RHB.-2013. d.w. 236pp.
It is a common view that the Westminster Assembly was dominated by Scots pursuing their nationalistic goals to the disadvantage of a desperate English Parliament. But in Covenanted Uniformity in Religion, Wayne R. Spear reassesses the Assembly from the standpoint of the Scottish commissioners and their influence in the drawing up of the Form of Church Government.
Spear begins by placing the Assembly in its historical setting and giving an overview of how it conducted its business. Then, following the order of the Form of Church Government, he traces each significant expression from its origin in a committee, through its debate and modification in the Assembly, to its final placement in the document. Finally, Spear evaluates the significance of this document by considering the responses it received in England and Scotland.Here we see how the Scots failed to achieve some of their most cherished goals in the Assembly debates, which demonstrates that the Assembly operated as a truly deliberative body.
This book gives us a more accurate picture of the Westminster Assembly as it debated the proper structure and function of the Christian church.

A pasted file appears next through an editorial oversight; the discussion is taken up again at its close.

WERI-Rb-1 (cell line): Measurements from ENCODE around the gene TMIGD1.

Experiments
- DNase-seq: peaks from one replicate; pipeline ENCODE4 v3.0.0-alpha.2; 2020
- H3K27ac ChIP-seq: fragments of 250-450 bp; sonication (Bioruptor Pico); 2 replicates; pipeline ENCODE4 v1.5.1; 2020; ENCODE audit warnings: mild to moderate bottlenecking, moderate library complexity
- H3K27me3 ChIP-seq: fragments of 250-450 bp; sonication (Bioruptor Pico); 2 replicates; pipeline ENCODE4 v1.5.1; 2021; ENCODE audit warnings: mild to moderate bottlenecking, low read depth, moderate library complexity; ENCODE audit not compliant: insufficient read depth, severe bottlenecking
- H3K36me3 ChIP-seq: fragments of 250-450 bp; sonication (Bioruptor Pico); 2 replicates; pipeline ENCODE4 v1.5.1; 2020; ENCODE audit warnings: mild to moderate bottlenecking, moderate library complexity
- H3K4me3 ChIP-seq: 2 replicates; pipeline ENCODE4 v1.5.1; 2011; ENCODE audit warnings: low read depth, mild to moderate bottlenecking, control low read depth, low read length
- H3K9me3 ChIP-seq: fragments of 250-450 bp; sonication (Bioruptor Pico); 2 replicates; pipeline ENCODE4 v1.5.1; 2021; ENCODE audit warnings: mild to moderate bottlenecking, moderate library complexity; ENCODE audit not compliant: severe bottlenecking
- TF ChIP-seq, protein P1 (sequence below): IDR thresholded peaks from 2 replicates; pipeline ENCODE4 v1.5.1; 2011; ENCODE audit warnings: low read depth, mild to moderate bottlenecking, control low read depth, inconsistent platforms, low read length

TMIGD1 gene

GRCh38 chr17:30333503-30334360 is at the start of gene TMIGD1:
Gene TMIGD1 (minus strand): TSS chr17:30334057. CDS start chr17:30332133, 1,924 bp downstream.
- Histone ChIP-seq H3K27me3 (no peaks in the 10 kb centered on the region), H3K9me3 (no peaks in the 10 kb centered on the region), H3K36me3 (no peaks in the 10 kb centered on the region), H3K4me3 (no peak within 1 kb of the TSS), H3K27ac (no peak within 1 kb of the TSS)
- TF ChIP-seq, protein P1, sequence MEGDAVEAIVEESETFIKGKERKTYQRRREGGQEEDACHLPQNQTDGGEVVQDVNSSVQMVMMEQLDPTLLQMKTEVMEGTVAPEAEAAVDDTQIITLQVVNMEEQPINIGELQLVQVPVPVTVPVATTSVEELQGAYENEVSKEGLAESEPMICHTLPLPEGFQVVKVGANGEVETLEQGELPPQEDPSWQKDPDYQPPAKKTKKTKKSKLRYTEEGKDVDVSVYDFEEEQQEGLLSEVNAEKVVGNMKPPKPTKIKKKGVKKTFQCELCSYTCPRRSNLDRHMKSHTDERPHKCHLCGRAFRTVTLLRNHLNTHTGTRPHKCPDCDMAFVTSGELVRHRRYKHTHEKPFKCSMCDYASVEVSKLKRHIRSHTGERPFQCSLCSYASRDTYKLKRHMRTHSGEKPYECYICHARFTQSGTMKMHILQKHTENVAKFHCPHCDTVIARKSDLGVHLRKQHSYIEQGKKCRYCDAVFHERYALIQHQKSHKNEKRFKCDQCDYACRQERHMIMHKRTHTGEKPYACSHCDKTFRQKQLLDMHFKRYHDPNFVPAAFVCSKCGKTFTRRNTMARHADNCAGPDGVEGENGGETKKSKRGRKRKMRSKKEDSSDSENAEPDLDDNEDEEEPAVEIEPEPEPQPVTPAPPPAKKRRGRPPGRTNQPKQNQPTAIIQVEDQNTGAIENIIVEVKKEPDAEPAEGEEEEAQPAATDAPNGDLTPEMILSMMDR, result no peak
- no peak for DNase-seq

Table of Contents:
Part 1: The Westminster Assembly in its Historical Setting
1. The Historical Background of the Westminster Assembly
2. The Organization and Operation of the Assembly
3. The Scottish Commissioners and Their Work
Part 2: The Composition of the Westminster Assembly’s Form of Church Government
4. The Church and Its Officers
5. The Local Church
6. Governmental Assemblies
Complementing the primary source material in the Principal Documents of the Westminster Assembly series, the Assembly studies provides access to classic studies that have not been reprinted and to new studies, providing some of the best existing research on the Assembly and its members.
Wayne R. Spear is professor emeritus of systematic theology at Reformed Presbyterian Theological Seminary in Pittsburgh, Pa.